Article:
In the suburbs of East Contra Costa County, the poverty rate has grown by more than 70 percent in the past decade. That’s part of a Brookings Institution report chronicling the rise of suburban poverty nationwide. The report found the rate of poverty in suburbs has grown twice as fast as it has in the cities, but anti-poverty programs have been slow to respond and are still mostly focused in urban areas. We discuss the rise of poverty in the suburbs, and what can be done about it.

Elizabeth Kneebone, fellow at the Metropolitan Policy Program at the Brookings Institution, and co-author of "Confronting Suburban Poverty in America"
Alissa Friedman, executive director of Opportunity Junction, an Antioch-based nonprofit that runs a job-training and placement program to help East County residents become self-sufficient

  • thucy

    I’m looking forward to this segment hosted by Scott Shafer. I iust want to point out that this isn’t restricted to the East Bay. Peninsula’s got similar issues, and here’s an article on Marin County poverty by CIR:

    The article on Marin doesn’t tell the whole story. Focusing on Latinos, it leaves out some of the Latino community’s shared sacrifices, deep family networks, and faith, which can make enduring such conditions a little less bitter. Having worked with “under-served populations” in health care, I think that poor urban/suburban whites, through no fault of their own, are often lacking in these networks, and they are burdened by higher expectations.
    I just worry that by leaving out the aspect of white poverty, we are too likely to pretend the issue is restricted to immigrants, and thereby we can ignore it. We have to do better in making sure everyone can work and that their work will insure food, housing, healthcare, and civil rights.

  • sunnyvale sam

    A newcomer cannot live in the Bay Area without a high paying job. But people who came here long ago, bought houses and paid them off can afford to stay here without lavish employment prospects. These natives or old-comers have assets that make them effectively wealthy even if they work at a Starbucks. And no wonder so many are renting out rooms with cash-only rent payments.

  • Kimberlein

    I’d love to hear some discussion on West Contra Costa County (where I live), which contains some of the wealthiest zip codes in the country, according to Forbes ( What role do wealthy zip codes/towns like Danville, San Ramon, Orinda, Lafayette, and Moraga play?

    • Allan Nichols

      If it was not for the wealthy ZIP codes and the massive ammounts of tax money that come out of them, California would already be one big ghetto of spoild brats like overgrown children demmanding everything under the sun and producing little or nothing to pay for it. Face it the US has grown lazy being weened onto the government milk and now what was onece a phenomenom of poor urban areas where people have been taught to believe they should get something for nothing has now spread to suburbia as once proud working people with good jobs lose them and are unwilling to take menail jobs working much lower wages. Instead they collect as long as they can waiting to get the 20 or 30 dollar an hr jobs back next the UC benifits stop and before you know it they are on welfare instead of taking the job at BK or Wal Mart. It’s thanks to the taxes paid by a small number of people that the government is able whatever services we have.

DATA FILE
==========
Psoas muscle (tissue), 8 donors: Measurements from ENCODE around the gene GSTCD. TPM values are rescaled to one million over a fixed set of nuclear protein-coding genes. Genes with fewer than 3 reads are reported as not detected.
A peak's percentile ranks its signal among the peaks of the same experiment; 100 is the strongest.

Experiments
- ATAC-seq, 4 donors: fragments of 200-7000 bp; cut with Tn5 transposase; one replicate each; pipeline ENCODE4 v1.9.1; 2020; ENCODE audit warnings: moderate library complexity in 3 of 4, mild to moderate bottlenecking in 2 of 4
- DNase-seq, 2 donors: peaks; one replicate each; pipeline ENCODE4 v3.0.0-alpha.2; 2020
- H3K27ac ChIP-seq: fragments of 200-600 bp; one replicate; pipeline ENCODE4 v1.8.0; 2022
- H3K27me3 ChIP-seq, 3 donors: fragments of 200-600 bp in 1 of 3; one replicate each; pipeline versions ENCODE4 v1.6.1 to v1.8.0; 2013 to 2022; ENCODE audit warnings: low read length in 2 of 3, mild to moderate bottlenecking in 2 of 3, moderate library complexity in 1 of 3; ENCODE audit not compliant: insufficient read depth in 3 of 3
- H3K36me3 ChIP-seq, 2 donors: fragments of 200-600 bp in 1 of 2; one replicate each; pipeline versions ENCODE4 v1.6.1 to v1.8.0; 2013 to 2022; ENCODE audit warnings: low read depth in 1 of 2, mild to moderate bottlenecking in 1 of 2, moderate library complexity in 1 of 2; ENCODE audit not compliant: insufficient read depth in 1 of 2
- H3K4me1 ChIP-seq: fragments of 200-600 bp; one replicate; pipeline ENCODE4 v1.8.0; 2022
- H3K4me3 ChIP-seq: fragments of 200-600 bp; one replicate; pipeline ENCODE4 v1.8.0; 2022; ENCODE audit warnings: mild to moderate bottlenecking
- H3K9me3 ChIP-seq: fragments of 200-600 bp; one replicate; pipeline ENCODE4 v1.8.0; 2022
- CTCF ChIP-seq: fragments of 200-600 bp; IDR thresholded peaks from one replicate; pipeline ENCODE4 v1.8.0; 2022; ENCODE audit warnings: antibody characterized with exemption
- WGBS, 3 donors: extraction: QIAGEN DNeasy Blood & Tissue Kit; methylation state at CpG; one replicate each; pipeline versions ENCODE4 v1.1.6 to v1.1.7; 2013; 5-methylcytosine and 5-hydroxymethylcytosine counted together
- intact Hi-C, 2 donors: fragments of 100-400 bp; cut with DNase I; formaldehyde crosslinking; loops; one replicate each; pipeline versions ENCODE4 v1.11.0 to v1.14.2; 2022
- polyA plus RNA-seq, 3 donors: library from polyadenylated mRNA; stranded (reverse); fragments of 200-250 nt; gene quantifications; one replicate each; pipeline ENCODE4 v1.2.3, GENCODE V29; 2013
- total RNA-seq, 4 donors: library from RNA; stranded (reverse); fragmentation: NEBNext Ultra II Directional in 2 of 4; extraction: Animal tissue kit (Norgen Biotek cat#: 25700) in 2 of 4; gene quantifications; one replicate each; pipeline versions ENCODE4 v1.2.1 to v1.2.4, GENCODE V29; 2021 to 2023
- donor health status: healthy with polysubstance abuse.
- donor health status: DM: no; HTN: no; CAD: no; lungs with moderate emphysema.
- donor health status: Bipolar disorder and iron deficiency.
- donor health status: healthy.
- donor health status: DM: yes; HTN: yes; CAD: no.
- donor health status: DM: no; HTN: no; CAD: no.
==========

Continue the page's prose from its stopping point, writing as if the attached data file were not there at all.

Face it we have becom largely a nation of lazy takers unlike our founders or the people who pulled themself out of the great depression and two world wars without complaining on bit !

      • Susan Price

        I’m sorry, Allan, but you are imagining how other people live. I suggest that you do more research such as visiting non-profits that are located in poorer areas and asking staff questions about the obstacles their clients face. I am purposely not proposing that you interview the poor themselves because it is not their job to educate you. They have enough to handle already.

      • aa aa

        You don’t know how welfare works today: you HAVE to work at a job while on it, and there is a llifetime cap of 5 years total that you can receive it, so there’s certainly every incentive for welfare-recipients to take any job they can get, even if its menial and pays very little. And the reason many low-income folks (I was on it 2 years) need taxpayer-supported income in the first place is because real wages (wages minus costs– mainly housing costs) are so low that you cannot survive on them alone. In 1998-1999, after I got my PhD in history, I was paid between $5000-$7000/year for the only jobs I could find. Try living on that without any welfare.. Unwilling to take menial jobs? BS. That’s all that is available to most of us,. And sadly, I made a lot more money receiving child support from the person with whom I accidentally got pregnant, than I’ve ever received from working, which should tell you how poor work incentives have become for many Americans.

        More of the generation who lived through the Depression & WWII (my parents) could get by without needing welfare because real wages were higher. My father got a PhD from a less prestigious university than I, but unlike myself and many other US PhD’s today he easily got a job that paid enough to support a homemaker and three children. Why? The labor market for PhD’s in 1964 was not glutted with immigrants (yes! today US universities hire foreign PhD’s into the only decently-paid jobs in fields like history and philosophy, even though there are way too many Americans competing for those jobs). Employers had to provide reasonable wages, even job training. And retraining and higher education was a lot cheaper so you did not end up with a mountain of debt that can barely be repaid. If you want Americans to not need welfare, lobby for the conditions that lead to the high real wages that we had from 1945-75: like a lot less immigration of the low and medium-skill variety.